The central theme of Research Project 3 {RP3) is biologic discovery with selective targeted inhibitors of the two signal transduction pathways that are activated most frequently in human cancer: RAS/RAF/ERK and PI3K/AKT/MT0R. Multiple inhibitors of RAF, MEK, P13K, AKT, and mTor are now being developed for the treatment of these tumors. In this proposal. Molecular Imaging (Ml) with PET and MRI w/ill be used as a guide for understanding target inhibition and optimizing these therapeutic regimens. This work is based on recent fundamental studies from our group on pathway regulation and function;effects of inhibitors on components of these pathway;development of Ml modalities for imaging pathway inhibition and tumor response in preclinical models and patients. The recent clinical trial of the RAF inhibitor PLX4032 in melanomas with mutant BRAF was based in large part on our basic findings and resulted in an 85% clinical response rate and serves as proof of principle for the utility of targeting these pathways (NEJM 2010;363:809-19). ERK signaling drives the proliferation of tumors in which it is activated and we have shown that inhibition of the pathway can be imaged effectively with by FLT/PET (Cancer Res. 2007;67:11463-9), In contrast, PI3K/AKT/mTor signaling regulates glucose homeostasis and FDG uptake is very sensitive to mTor inhibitors. These data suggest a role for Ml both as a measure of pharmacodynamic pathway inhibition and tumor response, as well as other changes in tumor biology. For instance, in recent trials, we showed that ERK pathway inhibition induces the iodide transporter and iodine avidity of tumors with mutant BFIAF. The RPS research plan is comprised of the fallowing specific aims. SAl;.Imaging the effects of selective inhibition of P13K signaling in tumors with mutational activation of the pathway. SA2: Imaging the effects of selective inhibition of ERK signaling in tumors with mutant BRAF. SA3: Imaging the effects of combination therapy utilizing inhibitors of P13K or ERK signaling. The major goal of the project is to develop imaging as a tool for measuring the quantitative and temporal effects of targeted drugs on pathway inhibition, tumor biology and tumor growth. The inhibitors we are using are all in or about to enter trials, the major limitations of which are the inability to assess pathway inhibition or to rationally choose combinations, so we expect the findings in this project to be rapidly translated and to have a major clinical impact.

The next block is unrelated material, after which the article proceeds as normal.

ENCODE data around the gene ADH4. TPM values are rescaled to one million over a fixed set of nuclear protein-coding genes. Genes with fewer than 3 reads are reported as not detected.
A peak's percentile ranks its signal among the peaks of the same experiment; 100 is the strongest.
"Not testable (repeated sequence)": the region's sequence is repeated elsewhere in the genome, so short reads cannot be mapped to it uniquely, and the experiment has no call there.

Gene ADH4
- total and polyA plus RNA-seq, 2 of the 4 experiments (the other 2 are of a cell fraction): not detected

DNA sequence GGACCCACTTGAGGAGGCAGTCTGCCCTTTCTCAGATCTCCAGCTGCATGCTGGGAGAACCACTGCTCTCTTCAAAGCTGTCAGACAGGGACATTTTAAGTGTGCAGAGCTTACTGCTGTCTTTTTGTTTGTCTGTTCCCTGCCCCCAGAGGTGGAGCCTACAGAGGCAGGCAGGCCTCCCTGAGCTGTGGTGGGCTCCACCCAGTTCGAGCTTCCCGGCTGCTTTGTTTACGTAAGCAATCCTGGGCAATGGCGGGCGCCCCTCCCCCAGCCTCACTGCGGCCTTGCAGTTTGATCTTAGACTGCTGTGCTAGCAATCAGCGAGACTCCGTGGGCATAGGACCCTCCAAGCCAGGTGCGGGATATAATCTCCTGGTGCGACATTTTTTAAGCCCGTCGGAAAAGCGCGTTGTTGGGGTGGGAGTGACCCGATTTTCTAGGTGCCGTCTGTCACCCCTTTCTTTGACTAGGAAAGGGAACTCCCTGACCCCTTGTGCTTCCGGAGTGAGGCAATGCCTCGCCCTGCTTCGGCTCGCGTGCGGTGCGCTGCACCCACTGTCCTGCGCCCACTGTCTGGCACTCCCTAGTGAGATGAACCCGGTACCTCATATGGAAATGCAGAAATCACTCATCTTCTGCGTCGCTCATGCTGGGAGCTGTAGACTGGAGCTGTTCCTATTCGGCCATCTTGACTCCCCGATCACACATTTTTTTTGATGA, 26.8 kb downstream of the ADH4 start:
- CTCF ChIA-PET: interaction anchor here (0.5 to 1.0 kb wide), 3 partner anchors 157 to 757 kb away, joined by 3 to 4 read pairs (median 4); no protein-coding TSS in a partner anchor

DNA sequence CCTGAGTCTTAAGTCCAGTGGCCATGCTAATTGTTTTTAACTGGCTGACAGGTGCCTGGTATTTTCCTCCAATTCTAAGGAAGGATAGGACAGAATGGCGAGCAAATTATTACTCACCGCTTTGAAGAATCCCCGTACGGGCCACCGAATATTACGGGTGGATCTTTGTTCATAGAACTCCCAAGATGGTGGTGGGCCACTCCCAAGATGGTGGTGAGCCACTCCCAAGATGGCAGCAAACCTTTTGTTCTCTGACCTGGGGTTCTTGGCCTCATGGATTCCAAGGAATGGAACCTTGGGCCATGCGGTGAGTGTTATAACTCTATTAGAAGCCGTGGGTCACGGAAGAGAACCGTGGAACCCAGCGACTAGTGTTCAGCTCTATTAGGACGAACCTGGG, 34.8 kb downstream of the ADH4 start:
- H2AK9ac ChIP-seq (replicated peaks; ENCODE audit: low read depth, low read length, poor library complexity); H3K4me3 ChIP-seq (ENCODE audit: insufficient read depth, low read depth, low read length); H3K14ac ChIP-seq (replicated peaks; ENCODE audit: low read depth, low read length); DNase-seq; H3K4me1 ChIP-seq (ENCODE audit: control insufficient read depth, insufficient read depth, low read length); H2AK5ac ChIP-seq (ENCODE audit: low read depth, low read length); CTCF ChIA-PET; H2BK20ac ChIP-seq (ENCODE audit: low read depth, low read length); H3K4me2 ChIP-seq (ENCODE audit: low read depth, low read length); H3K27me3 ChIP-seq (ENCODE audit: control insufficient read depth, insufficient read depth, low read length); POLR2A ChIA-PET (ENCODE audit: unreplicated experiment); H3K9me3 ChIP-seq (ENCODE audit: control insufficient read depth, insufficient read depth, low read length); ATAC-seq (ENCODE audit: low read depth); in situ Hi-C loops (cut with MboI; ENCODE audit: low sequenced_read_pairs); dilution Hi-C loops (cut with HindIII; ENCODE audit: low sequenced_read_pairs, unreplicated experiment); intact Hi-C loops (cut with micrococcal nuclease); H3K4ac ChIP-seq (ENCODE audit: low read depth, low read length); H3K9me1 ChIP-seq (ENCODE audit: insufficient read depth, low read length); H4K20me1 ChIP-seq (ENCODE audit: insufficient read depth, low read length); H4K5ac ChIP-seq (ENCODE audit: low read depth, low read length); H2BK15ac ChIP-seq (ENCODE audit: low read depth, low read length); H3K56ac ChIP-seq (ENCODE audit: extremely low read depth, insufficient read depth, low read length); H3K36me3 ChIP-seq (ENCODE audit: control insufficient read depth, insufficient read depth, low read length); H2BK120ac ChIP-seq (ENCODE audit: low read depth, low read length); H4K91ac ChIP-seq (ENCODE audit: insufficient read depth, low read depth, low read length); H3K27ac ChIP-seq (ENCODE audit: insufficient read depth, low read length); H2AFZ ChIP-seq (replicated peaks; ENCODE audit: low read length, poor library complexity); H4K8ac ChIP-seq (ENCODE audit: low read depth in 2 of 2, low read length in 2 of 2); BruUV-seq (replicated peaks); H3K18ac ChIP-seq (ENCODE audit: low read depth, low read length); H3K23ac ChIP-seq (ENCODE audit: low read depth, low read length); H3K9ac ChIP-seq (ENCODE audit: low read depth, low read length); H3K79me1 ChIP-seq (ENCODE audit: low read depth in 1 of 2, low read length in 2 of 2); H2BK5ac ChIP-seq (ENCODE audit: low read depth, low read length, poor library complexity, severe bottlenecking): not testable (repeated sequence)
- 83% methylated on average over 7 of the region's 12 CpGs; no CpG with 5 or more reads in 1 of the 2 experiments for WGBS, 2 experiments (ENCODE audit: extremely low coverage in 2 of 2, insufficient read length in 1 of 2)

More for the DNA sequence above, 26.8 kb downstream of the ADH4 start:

Public Health Relevance

Malignant melanoma, thyroid cancer, colon cancer and breast cancers are known to harbor mutations to key molecules that change a normal cell to a cancerous one. Recently, special drugs which disable only the mutated, cancer-producing molecules have been discovered, and early clinical results are promising. Only a portion of patients respond, and duration of treatment response is relatively short. Molecular imaging after treatment with selective drugs will be used to improve duration of response and chances of cure.

National Institute of Health (NIH)
National Cancer Institute (NCI)
Specialized Center (P50)
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Special Emphasis Panel (ZCA1-SRLB-9)
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Sloan-Kettering Institute for Cancer Research
New York
United States
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